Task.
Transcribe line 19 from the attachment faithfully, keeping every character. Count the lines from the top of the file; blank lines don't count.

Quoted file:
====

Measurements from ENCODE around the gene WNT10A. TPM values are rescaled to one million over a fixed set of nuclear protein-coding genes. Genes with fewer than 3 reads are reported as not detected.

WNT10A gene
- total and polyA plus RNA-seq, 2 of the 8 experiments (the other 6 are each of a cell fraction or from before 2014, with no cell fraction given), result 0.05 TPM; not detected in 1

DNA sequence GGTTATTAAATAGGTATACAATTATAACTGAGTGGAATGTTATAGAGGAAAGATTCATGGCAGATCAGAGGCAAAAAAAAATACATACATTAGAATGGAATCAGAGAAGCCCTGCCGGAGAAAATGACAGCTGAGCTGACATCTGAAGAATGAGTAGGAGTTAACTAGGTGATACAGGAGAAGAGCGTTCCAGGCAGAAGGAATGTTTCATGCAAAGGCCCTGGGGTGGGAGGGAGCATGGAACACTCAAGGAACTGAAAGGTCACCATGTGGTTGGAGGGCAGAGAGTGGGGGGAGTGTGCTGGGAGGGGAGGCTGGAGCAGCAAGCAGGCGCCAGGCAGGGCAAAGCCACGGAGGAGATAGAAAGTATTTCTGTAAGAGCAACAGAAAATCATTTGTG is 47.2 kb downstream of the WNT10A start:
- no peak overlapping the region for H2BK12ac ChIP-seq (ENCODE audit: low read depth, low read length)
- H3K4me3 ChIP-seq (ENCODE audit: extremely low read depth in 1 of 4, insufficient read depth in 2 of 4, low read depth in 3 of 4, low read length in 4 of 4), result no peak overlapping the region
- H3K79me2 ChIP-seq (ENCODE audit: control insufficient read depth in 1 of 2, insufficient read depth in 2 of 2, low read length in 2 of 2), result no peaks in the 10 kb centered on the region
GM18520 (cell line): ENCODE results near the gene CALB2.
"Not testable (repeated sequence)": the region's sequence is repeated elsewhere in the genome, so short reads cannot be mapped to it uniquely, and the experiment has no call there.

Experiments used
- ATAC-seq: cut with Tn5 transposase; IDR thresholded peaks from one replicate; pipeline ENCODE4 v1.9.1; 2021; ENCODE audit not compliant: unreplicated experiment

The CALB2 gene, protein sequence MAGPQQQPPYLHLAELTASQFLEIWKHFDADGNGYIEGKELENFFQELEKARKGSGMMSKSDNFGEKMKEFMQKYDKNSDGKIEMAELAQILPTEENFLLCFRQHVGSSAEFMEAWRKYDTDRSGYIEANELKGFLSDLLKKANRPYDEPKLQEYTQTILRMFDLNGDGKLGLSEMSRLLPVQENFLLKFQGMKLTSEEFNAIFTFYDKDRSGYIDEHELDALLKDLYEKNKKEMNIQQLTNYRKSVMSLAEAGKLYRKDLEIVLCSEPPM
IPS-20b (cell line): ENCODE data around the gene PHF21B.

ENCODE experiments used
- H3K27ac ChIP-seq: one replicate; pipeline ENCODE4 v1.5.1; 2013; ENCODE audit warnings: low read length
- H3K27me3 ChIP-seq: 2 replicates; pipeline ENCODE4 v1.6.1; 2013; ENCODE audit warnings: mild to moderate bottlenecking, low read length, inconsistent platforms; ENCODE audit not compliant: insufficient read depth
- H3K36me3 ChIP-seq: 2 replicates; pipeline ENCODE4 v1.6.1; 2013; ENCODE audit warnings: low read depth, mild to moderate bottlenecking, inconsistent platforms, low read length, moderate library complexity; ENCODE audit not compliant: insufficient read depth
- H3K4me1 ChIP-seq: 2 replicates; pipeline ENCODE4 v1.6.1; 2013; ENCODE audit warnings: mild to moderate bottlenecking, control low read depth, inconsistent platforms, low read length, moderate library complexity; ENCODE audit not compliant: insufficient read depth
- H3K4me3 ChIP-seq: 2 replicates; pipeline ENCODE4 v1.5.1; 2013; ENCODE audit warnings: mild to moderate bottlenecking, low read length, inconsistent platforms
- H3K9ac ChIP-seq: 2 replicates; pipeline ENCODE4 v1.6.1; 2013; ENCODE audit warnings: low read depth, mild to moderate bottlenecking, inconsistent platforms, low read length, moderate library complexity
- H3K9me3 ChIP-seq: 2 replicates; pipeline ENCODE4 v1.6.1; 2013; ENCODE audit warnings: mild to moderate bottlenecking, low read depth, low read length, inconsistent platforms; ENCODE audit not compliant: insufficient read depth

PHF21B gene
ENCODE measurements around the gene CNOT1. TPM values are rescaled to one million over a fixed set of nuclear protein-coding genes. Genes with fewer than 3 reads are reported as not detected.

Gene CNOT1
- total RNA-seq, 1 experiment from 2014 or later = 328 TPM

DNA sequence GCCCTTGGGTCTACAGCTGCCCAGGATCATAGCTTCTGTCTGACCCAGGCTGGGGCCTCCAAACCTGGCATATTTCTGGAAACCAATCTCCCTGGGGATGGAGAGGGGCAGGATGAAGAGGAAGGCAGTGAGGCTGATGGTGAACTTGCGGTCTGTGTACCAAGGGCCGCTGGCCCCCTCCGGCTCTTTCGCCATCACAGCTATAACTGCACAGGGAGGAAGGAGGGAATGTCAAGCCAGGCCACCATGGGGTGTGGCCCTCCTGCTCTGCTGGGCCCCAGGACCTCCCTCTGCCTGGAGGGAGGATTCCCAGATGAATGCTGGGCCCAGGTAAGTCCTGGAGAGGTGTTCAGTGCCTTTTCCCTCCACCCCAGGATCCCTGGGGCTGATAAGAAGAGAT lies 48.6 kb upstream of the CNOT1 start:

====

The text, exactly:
- H3K4me3 ChIP-seq: 2 replicates; pipeline ENCODE4 v1.5.1; 2013; ENCODE audit warnings: mild to moderate bottlenecking, low read length, inconsistent platforms